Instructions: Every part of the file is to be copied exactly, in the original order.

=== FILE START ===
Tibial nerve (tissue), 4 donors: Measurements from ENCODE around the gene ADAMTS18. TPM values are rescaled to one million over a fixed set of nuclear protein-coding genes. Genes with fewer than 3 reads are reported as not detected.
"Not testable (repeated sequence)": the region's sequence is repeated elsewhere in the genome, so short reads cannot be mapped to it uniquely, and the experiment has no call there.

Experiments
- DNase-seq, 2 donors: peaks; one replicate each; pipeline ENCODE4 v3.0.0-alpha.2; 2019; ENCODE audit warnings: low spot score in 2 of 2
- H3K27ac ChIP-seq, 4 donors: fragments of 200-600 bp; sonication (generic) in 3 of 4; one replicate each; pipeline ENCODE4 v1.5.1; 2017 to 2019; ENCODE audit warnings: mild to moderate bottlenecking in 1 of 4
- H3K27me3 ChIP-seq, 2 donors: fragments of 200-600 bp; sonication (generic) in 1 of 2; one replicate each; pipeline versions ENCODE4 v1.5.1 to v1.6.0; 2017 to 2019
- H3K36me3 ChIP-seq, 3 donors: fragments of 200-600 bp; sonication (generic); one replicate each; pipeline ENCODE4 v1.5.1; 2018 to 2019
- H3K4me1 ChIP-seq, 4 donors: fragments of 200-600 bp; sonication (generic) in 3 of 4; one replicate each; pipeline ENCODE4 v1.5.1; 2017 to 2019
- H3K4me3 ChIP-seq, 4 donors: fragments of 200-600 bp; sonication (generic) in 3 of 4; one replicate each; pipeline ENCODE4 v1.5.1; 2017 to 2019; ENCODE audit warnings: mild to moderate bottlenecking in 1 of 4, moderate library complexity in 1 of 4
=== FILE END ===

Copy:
Tibial nerve (tissue), 4 donors: Measurements from ENCODE around the gene ADAMTS18. TPM values are rescaled to one million over a fixed set of nuclear protein-coding genes. Genes with fewer than 3 reads are reported as not detected.
"Not testable (repeated sequence)": the region's sequence is repeated elsewhere in the genome, so short reads cannot be mapped to it uniquely, and the experiment has no call there.

Experiments
- DNase-seq, 2 donors: peaks; one replicate each; pipeline ENCODE4 v3.0.0-alpha.2; 2019; ENCODE audit warnings: low spot score in 2 of 2
- H3K27ac ChIP-seq, 4 donors: fragments of 200-600 bp; sonication (generic) in 3 of 4; one replicate each; pipeline ENCODE4 v1.5.1; 2017 to 2019; ENCODE audit warnings: mild to moderate bottlenecking in 1 of 4
- H3K27me3 ChIP-seq, 2 donors: fragments of 200-600 bp; sonication (generic) in 1 of 2; one replicate each; pipeline versions ENCODE4 v1.5.1 to v1.6.0; 2017 to 2019
- H3K36me3 ChIP-seq, 3 donors: fragments of 200-600 bp; sonication (generic); one replicate each; pipeline ENCODE4 v1.5.1; 2018 to 2019
- H3K4me1 ChIP-seq, 4 donors: fragments of 200-600 bp; sonication (generic) in 3 of 4; one replicate each; pipeline ENCODE4 v1.5.1; 2017 to 2019
- H3K4me3 ChIP-seq, 4 donors: fragments of 200-600 bp; sonication (generic) in 3 of 4; one replicate each; pipeline ENCODE4 v1.5.1; 2017 to 2019; ENCODE audit warnings: mild to moderate bottlenecking in 1 of 4, moderate library complexity in 1 of 4